Note:  Do not rely on this information. It is very old.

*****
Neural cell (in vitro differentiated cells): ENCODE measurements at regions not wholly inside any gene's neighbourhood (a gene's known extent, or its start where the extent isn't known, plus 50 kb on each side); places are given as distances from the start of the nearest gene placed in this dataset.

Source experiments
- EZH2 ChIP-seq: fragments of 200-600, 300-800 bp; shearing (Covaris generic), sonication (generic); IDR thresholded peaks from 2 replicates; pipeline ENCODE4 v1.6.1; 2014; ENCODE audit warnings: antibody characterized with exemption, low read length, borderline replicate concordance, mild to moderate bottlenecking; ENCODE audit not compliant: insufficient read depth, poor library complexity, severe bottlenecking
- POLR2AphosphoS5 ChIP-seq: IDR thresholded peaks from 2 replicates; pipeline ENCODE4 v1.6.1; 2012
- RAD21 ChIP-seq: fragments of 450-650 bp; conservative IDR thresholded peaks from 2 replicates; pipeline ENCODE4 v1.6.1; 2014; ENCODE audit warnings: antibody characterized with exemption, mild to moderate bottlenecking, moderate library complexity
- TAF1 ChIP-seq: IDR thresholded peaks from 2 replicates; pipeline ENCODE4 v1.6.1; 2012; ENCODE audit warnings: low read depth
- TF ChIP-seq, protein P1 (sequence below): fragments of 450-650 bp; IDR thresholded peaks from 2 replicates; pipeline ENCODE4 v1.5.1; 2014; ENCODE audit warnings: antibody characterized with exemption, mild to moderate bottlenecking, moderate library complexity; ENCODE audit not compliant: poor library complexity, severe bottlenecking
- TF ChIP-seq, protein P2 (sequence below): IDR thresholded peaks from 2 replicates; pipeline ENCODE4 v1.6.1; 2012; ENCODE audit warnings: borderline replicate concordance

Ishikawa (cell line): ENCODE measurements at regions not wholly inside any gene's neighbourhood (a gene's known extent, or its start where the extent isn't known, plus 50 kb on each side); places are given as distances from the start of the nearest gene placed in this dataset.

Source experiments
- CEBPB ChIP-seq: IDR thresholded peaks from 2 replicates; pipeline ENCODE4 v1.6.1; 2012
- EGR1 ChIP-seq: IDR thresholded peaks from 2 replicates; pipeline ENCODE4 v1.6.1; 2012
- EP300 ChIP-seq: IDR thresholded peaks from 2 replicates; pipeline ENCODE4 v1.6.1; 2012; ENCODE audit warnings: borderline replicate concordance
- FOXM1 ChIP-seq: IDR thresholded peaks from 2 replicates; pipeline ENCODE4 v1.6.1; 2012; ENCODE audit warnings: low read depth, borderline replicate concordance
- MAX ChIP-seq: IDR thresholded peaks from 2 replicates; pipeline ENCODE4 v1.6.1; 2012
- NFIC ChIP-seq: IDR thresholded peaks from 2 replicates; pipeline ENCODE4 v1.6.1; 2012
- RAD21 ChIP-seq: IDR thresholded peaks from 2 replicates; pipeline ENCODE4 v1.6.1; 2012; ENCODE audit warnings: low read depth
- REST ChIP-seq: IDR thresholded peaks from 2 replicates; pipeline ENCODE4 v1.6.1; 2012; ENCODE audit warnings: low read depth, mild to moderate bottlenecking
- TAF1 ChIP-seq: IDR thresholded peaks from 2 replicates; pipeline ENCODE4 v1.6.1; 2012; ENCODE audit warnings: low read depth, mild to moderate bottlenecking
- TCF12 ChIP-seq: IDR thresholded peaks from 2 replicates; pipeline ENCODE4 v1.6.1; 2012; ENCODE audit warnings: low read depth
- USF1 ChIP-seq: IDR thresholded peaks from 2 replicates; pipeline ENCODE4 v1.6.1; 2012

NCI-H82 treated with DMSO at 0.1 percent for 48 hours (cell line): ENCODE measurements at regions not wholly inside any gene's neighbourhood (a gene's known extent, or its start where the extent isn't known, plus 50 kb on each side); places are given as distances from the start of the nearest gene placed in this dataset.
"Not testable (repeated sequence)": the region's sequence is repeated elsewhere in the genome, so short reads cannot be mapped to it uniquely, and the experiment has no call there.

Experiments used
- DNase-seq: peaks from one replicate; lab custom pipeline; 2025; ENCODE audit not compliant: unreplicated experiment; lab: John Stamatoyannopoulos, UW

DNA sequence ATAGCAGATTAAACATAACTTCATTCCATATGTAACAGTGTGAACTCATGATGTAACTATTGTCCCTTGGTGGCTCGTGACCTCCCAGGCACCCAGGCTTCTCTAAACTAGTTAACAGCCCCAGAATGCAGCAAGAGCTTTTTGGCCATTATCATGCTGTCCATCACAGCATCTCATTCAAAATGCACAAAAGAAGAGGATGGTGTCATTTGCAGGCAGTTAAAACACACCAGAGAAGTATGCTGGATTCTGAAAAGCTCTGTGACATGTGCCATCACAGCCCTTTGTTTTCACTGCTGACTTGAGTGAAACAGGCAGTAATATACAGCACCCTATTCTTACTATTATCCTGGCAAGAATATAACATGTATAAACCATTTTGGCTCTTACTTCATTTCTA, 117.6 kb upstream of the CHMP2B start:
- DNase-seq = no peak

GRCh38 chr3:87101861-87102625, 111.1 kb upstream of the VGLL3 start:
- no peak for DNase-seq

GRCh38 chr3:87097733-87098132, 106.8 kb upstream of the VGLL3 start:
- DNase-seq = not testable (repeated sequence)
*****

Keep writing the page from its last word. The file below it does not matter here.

Crebillon, Prosper Jolyot de (1674-1762), a French tragic poet, born at Dijon, and educated by the Jesuits. He at first entered a procureur's office, but showed little aptitude for the calling, and was encouraged by his master to turn his attention to the theatre. His first effort, Les Enfants de Brutus, was a failure, but it showed his predilection for sombre subjects. He used to say that Corneille had monopolised Heaven, Racine Earth, and that only Hell was left for him. Accordingly in 1705 appeared Idomenee, Atree et Thyeste in 1707, and Electre in 1709, to be followed by his masterpiece, Rhadamiste et Zenobie. His next work, Xerxes, in 1714, showed a falling-off. In 1717 he produced Semiramis, and Pyrrhus in 1726; and then he rested till 1748, when he produced Catilina. Being criticised as not giving Cicero sufficient prominence in this, he wrote Le Triumvirat in 1754. Crebillon seems to have been a man of modest and retiring disposition, and a somewhat melancholy turn of mind relieved by occasional gaiety. Claude Prosper Jolyot de (1707-1777), was the son of the above; his works were of a somewhat questionable nature. On the principle of "set a thief to catch a thief," he was appointed censor. Sterne speaks of having read his works.